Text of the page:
Sports Drinks and Dental Health

Published:January 17th, 2012

Image Credit: theage.com.au

If you want to keep your teen hydrated, a sport’s drink is likely to do the trick but how good is it for their teeth as opposed to those sugary colas? As long as these drinks are drunk in moderation, there are a number of different factors that influence whether or not they affect you teen’s teeth. These factors include how they care for teeth and what they eat. There is also a false belief that these drinks are healthier than water and that they improve athletic performance.

Do you Need Sports Drinks?


The truth is that these drinks are not ideal – they can promote tooth decay and the erosion of tooth enamel. They are also really only necessary if the teen is involved in very vigorous, repetitive exercise – under normal sporting circumstances, you will find that the body does not need sports drinks at all.

Damage to Teeth


The potential damage to teeth is not worth the risk of drinking too many of these drinks. It is not only the high sugar content that damages the teeth but also the citric acid. It is the combination of the two that is considered to be the most dangerous. The acid weakens the tooth enamel and makes it easier for the sugar to attack teeth. Although recent research has shown that the relationship is not as strong as previously thought, it would seem that sports drinks are still more erosive than sodas.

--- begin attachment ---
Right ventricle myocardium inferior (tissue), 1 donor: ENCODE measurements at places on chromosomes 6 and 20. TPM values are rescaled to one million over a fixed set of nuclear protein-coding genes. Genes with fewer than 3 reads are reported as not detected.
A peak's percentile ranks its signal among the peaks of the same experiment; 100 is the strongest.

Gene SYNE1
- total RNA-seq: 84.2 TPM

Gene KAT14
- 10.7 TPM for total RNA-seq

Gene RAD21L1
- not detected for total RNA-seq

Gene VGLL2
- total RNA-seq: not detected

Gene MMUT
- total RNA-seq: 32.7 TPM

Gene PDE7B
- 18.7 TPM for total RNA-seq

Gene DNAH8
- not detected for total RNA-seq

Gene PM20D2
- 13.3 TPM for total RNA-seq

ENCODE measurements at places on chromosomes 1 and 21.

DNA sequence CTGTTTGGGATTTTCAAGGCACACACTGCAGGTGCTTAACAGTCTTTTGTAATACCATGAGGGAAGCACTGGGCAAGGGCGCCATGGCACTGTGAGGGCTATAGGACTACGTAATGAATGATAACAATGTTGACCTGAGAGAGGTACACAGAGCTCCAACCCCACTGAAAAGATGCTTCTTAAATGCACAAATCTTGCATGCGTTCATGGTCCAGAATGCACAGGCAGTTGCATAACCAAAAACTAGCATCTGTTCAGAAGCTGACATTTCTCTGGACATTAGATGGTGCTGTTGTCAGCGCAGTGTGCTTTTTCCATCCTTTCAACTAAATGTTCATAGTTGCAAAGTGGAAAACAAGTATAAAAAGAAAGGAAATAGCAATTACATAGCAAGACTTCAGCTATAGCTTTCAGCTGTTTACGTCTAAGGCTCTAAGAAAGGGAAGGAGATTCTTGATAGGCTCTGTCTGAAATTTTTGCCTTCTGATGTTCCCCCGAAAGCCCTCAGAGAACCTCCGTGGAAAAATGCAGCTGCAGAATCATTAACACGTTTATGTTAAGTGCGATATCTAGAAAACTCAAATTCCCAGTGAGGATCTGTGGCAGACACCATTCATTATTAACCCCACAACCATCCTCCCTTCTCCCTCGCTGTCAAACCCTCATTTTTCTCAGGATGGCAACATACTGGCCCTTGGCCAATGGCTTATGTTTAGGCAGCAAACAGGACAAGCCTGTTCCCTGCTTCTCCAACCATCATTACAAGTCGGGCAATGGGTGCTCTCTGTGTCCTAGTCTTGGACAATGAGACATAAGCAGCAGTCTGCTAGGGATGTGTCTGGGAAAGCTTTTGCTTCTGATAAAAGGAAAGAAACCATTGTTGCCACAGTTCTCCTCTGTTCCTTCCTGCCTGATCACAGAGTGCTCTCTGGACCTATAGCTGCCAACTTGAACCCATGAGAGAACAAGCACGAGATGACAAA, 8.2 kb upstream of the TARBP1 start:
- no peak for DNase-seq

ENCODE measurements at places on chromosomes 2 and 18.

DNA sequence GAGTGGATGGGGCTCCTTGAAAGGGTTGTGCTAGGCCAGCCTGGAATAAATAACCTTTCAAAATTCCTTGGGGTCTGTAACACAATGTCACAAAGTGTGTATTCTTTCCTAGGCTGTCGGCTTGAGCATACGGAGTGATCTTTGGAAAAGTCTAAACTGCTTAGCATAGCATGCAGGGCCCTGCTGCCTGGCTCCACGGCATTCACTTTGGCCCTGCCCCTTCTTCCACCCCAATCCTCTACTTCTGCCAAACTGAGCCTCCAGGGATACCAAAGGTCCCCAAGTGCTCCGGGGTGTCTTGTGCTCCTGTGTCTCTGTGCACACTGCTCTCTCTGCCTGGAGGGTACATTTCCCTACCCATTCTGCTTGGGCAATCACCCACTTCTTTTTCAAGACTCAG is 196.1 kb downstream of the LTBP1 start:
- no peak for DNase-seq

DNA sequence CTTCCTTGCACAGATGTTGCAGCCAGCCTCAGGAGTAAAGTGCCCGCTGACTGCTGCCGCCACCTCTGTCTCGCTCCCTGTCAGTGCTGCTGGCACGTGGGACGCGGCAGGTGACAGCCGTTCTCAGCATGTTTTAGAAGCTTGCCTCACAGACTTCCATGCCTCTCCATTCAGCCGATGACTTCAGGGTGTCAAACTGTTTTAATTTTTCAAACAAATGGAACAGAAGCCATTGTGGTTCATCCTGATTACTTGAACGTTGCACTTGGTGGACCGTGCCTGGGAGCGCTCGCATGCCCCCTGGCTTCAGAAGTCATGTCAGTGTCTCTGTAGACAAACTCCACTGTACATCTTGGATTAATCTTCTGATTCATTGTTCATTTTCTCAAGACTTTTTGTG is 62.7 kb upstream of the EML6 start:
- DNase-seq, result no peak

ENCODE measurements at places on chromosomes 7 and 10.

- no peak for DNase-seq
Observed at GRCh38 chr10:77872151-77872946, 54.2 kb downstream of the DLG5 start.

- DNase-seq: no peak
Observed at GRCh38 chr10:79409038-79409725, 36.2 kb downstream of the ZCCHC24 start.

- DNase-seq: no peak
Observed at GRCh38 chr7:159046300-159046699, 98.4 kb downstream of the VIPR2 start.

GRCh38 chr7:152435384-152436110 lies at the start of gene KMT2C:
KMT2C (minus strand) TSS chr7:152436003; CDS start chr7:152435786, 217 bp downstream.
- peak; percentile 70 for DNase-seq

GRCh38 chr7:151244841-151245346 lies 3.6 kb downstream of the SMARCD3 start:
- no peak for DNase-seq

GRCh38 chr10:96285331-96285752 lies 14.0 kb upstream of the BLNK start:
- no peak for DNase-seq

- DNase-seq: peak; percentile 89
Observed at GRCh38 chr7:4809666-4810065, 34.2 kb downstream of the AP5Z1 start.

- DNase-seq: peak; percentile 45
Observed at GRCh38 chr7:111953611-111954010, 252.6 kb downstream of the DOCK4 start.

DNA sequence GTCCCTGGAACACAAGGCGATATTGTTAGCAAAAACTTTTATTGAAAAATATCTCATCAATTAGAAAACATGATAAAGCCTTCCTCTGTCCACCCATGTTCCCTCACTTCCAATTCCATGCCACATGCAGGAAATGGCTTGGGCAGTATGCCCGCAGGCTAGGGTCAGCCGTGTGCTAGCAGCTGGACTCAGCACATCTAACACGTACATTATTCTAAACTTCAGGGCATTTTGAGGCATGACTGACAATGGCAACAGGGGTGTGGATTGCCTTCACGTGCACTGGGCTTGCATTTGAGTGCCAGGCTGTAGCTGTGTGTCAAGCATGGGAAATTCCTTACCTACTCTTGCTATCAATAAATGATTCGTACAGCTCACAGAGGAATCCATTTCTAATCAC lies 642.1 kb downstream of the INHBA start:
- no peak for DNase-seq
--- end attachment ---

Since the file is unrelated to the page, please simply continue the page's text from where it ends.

Not just Sports Drinks


Before you ban all sports drinks as baddies, you also need to consider that other drinks like coffee and juices can also contain a lot of sugar and so can also erode tooth enamel. You also need to draw a line between energy drinks and sports drinks – the former normally have caffeine in them and so are not suitable for adolescents.

How you Consume them makes a Difference


The damage done by sports drinks can be limited by consuming them in moderation and also monitoring other risk factors – including diet, levels of activity, hygiene and even environmental stressors. It has even been posited that too little saliva can make it more difficult for the enamel to protect the teeth whilst exercising.

Using Sports Drinks Appropriately


There are instances when using sports drinks is worth the risk. Young athletes that engage in intense exercise that have few breaks will need the nutrients and electrolytes that these drinks contain. For normal workouts, however, water and a balanced diet is usually sufficient. If not used appropriately, these drinks can contribute to obesity and the formation of diabetes.

As with any other nutrient dense item, you should keep these drinks away from your teens unless they are involved in activities that warrant their use.


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